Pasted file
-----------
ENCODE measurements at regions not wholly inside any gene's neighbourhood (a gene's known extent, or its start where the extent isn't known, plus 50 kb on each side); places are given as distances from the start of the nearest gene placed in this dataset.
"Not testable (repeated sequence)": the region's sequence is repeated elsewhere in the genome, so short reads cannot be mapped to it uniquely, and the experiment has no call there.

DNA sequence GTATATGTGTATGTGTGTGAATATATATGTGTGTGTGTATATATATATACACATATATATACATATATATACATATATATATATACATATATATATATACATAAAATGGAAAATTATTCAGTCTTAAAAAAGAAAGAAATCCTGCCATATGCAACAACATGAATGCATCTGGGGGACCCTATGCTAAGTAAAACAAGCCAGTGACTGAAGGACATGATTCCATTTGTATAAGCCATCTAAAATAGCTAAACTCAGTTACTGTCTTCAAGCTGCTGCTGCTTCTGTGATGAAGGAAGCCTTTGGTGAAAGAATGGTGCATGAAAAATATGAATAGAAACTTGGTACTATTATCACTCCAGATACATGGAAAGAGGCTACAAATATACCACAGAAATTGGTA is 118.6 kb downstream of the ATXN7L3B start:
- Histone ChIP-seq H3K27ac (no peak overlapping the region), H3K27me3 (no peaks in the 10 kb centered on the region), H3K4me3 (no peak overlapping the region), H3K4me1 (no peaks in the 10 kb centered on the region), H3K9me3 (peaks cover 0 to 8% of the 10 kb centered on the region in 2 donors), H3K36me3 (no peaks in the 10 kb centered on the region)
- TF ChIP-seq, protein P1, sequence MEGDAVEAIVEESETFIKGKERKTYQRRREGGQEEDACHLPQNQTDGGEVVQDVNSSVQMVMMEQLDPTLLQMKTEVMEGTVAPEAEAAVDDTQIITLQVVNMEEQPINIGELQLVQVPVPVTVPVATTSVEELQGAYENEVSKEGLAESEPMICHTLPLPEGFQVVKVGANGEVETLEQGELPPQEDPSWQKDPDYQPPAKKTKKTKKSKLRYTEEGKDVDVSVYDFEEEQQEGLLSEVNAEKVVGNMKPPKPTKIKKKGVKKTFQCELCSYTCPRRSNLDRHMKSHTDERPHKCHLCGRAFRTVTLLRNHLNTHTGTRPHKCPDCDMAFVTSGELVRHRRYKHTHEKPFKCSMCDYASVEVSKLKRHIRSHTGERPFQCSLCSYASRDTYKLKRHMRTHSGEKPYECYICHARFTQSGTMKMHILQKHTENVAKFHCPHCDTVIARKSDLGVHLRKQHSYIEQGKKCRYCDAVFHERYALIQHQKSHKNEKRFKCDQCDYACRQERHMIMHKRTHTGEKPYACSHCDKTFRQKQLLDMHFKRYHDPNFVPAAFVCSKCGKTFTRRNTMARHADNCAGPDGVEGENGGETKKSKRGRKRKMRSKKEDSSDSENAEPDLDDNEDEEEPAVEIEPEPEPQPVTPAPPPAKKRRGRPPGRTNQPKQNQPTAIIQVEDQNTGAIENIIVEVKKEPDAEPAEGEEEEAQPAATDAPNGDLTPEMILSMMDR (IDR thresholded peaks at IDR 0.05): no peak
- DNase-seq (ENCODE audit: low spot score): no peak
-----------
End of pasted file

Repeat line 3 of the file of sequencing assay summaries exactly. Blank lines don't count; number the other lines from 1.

DNA sequence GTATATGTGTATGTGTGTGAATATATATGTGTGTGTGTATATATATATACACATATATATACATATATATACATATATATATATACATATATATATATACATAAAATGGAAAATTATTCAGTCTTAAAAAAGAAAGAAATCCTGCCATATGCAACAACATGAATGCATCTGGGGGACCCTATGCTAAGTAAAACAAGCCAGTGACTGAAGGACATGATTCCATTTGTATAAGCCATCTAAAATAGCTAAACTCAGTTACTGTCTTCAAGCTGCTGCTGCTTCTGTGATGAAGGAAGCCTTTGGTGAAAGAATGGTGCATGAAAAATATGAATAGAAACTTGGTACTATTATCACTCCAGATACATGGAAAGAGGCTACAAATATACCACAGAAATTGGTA is 118.6 kb downstream of the ATXN7L3B start: